Innovation Can Stretch Tight Budgets to Achieve Environmental Goals
|Law professor Jon Cannon served as moderator at the conference.|
Because federal and state environmental agencies are now dealing with tightened budgets, innovative environmental programs should focus on improving the efficiency of core regulatory programs rather than coming up with alternative solutions to meeting requirements, some environmental officials suggested at the Conference on Federal-State Cooperation in Environmental Innovation, co-sponsored by the Law School Dec. 11-12. Environmental agencies are struggling to balance core environmental regulatory programs with innovative programs, but the goals of both may be met under such a plan, while also possibly saving costs.
Held at the University's Northern Virginia Center in Falls Church, the meeting featured a dialogue between state and federal environmental agency officials, business representatives and NGOs on federal-state cooperation in regulatory innovation and issues facing the "next generation" environmental programs.
In the last three decades of the 20th century, the United States passed and implemented a dozen federal environmental regulatory statutes, covering issues from clean air and clean water to contaminated sites and toxic releases. These statutes have contributed to a cleaner environment, but in recent years they have been frequently criticized for their inefficiency and rigidity as well as less-than-satisfactory environmental results. In response, both the Environmental Protection Agency and the states have embraced innovative measures seeking to increase the efficiency of environmental programs while also improving environmental benefits.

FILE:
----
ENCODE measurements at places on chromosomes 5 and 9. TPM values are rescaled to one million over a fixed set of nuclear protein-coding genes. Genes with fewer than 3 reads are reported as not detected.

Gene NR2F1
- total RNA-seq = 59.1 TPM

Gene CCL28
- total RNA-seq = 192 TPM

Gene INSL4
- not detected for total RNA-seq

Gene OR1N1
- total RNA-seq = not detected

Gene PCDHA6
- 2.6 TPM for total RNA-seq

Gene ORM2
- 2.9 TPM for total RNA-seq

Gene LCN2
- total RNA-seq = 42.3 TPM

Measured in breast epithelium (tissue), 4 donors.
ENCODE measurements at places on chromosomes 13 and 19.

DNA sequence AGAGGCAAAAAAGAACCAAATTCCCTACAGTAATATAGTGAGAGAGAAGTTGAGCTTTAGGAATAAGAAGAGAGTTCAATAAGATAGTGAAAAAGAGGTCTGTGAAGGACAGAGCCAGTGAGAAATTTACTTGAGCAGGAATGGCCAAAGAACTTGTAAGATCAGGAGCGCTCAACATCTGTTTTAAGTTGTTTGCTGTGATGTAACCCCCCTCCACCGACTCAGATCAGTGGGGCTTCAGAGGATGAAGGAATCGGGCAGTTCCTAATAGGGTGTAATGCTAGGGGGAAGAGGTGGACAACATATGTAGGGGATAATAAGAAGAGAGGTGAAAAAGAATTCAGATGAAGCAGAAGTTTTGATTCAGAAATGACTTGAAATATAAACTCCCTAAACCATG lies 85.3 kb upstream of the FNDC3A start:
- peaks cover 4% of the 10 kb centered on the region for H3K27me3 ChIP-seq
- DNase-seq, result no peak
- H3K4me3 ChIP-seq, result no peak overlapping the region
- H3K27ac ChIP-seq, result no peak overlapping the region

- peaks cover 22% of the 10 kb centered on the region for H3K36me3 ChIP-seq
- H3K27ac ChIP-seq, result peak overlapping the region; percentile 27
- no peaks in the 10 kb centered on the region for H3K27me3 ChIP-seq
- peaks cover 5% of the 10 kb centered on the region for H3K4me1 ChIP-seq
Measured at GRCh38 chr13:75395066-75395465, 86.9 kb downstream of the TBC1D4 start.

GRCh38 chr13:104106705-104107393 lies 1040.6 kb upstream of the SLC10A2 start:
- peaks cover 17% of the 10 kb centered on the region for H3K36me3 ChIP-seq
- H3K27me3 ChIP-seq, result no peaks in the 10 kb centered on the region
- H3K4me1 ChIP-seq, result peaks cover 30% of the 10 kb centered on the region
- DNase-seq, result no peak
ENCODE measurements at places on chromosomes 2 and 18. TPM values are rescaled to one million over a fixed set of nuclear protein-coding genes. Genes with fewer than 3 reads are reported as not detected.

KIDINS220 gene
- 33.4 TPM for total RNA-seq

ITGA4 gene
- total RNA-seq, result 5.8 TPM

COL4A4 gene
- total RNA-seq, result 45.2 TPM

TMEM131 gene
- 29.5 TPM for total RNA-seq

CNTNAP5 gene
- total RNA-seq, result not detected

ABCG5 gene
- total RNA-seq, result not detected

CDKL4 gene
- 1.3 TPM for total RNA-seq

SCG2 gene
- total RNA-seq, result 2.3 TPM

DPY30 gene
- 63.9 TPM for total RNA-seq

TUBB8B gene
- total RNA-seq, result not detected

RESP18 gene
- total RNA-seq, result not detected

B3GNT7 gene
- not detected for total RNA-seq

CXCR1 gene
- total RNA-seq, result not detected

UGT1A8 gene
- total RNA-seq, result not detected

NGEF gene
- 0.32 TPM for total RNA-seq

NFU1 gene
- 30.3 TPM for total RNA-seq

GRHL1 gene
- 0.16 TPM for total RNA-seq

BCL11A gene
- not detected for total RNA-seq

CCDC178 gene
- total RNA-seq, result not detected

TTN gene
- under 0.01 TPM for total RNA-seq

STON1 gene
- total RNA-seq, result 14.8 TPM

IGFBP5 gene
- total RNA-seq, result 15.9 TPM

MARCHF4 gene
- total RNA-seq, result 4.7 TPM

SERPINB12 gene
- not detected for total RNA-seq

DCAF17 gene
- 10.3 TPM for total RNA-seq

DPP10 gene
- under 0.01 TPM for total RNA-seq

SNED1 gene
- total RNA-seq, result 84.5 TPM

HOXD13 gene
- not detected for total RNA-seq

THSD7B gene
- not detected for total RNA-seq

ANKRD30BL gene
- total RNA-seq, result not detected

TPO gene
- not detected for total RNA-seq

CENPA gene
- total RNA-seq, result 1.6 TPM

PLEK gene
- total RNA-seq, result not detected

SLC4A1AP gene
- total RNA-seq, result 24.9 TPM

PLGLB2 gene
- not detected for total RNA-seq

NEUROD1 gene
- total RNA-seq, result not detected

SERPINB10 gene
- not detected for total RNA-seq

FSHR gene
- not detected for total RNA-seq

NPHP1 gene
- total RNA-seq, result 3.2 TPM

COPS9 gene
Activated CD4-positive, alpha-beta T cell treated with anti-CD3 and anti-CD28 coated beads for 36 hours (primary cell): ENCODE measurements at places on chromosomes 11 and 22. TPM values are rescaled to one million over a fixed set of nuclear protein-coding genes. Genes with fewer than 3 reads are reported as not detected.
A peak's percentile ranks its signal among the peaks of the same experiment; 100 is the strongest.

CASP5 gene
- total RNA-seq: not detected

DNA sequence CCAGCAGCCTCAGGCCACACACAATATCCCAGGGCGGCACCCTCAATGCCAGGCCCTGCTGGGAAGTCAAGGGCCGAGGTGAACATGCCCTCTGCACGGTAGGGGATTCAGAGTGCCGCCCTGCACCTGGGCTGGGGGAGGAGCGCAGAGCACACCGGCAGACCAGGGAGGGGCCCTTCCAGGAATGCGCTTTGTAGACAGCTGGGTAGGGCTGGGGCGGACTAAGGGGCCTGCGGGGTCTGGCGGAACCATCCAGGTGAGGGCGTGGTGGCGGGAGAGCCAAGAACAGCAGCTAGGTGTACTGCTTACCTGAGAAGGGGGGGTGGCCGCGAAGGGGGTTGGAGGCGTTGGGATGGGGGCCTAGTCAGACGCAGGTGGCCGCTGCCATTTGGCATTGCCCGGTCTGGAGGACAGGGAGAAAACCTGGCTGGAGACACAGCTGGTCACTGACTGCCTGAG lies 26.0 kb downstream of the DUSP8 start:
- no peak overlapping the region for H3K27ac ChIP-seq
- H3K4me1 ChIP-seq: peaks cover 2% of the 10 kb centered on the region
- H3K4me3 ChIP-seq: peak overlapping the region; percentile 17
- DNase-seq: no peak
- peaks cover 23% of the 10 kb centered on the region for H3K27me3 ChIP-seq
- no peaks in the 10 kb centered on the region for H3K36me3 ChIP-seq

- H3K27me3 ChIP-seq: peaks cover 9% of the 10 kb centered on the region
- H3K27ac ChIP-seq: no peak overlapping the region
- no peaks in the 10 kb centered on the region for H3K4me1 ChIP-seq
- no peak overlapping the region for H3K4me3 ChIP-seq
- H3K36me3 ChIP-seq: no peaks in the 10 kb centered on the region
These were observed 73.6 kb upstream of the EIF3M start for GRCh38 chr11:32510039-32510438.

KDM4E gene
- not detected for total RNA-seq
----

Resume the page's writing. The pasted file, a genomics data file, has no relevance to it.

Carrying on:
These innovations have encountered resistance, however, both from environmentalists, many of whom believe that they mean less environmental protection and accountability, and from industry groups, many of which believe that the innovations have been too slow and too costly to make a real difference.
"The natural tension between innovative programs and the core programs grows more acute when budgets are tight," said program moderator Jon Cannon, a law professor and director of Environmental Programs at the Law School.
EPA Deputy Administrator Linda Fisher outlined three challenges facing innovative programs in written remarks presented to the meeting: finding the right balance between core programs and innovative efforts, holding innovative programs accountable and making sure they provide the same or similar environmental protections, and measuring the results of innovative programs.
"The keys to success in environmental innovation," Cannon said, "are creating trust in its ability to deliver environmental results as well as improved efficiency and keeping transaction costs low for those who want to participate."
Panelists included Jay Benfarado, Director of the EPA's National Center for Environmental Innovation, Samantha Fairchild, Director of the Office of Enforcement, Compliance and Environmental Justice for the EPA's Region III, and Harry Gregori, Assistant to the Director of the Virginia Department of Environmental Quality.
Other sponsors of the event were the EPA,
the Multi-State Working Group, the Virginia Department of Environmental
Quality and the Virginia Small Business Assistance Program.
Reported by M. Wood and Jonathan Z. Cannon